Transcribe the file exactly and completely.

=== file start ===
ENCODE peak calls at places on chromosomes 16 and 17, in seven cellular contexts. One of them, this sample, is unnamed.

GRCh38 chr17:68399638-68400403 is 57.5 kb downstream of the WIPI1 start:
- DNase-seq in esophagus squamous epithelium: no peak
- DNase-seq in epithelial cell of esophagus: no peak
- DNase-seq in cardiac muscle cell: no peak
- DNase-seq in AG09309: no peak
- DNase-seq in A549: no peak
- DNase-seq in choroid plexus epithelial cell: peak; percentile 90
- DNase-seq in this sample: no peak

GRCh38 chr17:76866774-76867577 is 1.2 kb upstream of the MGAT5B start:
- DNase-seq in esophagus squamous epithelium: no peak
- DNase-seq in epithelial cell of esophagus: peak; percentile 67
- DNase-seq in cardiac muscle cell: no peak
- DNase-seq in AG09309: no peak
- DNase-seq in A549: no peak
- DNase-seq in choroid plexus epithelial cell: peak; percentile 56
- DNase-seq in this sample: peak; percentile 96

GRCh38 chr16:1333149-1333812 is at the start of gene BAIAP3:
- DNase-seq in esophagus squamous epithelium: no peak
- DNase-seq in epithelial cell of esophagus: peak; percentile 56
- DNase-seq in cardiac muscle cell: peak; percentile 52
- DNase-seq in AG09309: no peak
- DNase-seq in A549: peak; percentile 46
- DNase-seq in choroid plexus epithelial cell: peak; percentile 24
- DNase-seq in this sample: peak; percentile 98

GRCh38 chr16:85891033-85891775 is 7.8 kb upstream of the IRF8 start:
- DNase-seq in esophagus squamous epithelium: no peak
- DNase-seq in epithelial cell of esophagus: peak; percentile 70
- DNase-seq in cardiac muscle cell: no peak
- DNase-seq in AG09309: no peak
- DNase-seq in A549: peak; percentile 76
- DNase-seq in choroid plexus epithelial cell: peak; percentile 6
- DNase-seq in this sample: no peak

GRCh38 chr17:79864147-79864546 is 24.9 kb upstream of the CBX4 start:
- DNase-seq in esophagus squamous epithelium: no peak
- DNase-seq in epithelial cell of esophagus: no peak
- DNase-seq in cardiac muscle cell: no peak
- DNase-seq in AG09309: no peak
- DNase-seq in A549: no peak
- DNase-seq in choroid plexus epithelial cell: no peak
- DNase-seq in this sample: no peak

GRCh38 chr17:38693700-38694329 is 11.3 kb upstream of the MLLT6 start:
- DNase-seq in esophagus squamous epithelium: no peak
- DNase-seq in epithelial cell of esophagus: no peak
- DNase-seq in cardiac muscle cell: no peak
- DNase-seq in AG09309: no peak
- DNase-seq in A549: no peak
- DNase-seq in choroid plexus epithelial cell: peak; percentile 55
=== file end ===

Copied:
ENCODE peak calls at places on chromosomes 16 and 17, in seven cellular contexts. One of them, this sample, is unnamed.

GRCh38 chr17:68399638-68400403 is 57.5 kb downstream of the WIPI1 start:
- DNase-seq in esophagus squamous epithelium: no peak
- DNase-seq in epithelial cell of esophagus: no peak
- DNase-seq in cardiac muscle cell: no peak
- DNase-seq in AG09309: no peak
- DNase-seq in A549: no peak
- DNase-seq in choroid plexus epithelial cell: peak; percentile 90
- DNase-seq in this sample: no peak

GRCh38 chr17:76866774-76867577 is 1.2 kb upstream of the MGAT5B start:
- DNase-seq in esophagus squamous epithelium: no peak
- DNase-seq in epithelial cell of esophagus: peak; percentile 67
- DNase-seq in cardiac muscle cell: no peak
- DNase-seq in AG09309: no peak
- DNase-seq in A549: no peak
- DNase-seq in choroid plexus epithelial cell: peak; percentile 56
- DNase-seq in this sample: peak; percentile 96

GRCh38 chr16:1333149-1333812 is at the start of gene BAIAP3:
- DNase-seq in esophagus squamous epithelium: no peak
- DNase-seq in epithelial cell of esophagus: peak; percentile 56
- DNase-seq in cardiac muscle cell: peak; percentile 52
- DNase-seq in AG09309: no peak
- DNase-seq in A549: peak; percentile 46
- DNase-seq in choroid plexus epithelial cell: peak; percentile 24
- DNase-seq in this sample: peak; percentile 98

GRCh38 chr16:85891033-85891775 is 7.8 kb upstream of the IRF8 start:
- DNase-seq in esophagus squamous epithelium: no peak
- DNase-seq in epithelial cell of esophagus: peak; percentile 70
- DNase-seq in cardiac muscle cell: no peak
- DNase-seq in AG09309: no peak
- DNase-seq in A549: peak; percentile 76
- DNase-seq in choroid plexus epithelial cell: peak; percentile 6
- DNase-seq in this sample: no peak

GRCh38 chr17:79864147-79864546 is 24.9 kb upstream of the CBX4 start:
- DNase-seq in esophagus squamous epithelium: no peak
- DNase-seq in epithelial cell of esophagus: no peak
- DNase-seq in cardiac muscle cell: no peak
- DNase-seq in AG09309: no peak
- DNase-seq in A549: no peak
- DNase-seq in choroid plexus epithelial cell: no peak
- DNase-seq in this sample: no peak

GRCh38 chr17:38693700-38694329 is 11.3 kb upstream of the MLLT6 start:
- DNase-seq in esophagus squamous epithelium: no peak
- DNase-seq in epithelial cell of esophagus: no peak
- DNase-seq in cardiac muscle cell: no peak
- DNase-seq in AG09309: no peak
- DNase-seq in A549: no peak
- DNase-seq in choroid plexus epithelial cell: peak; percentile 55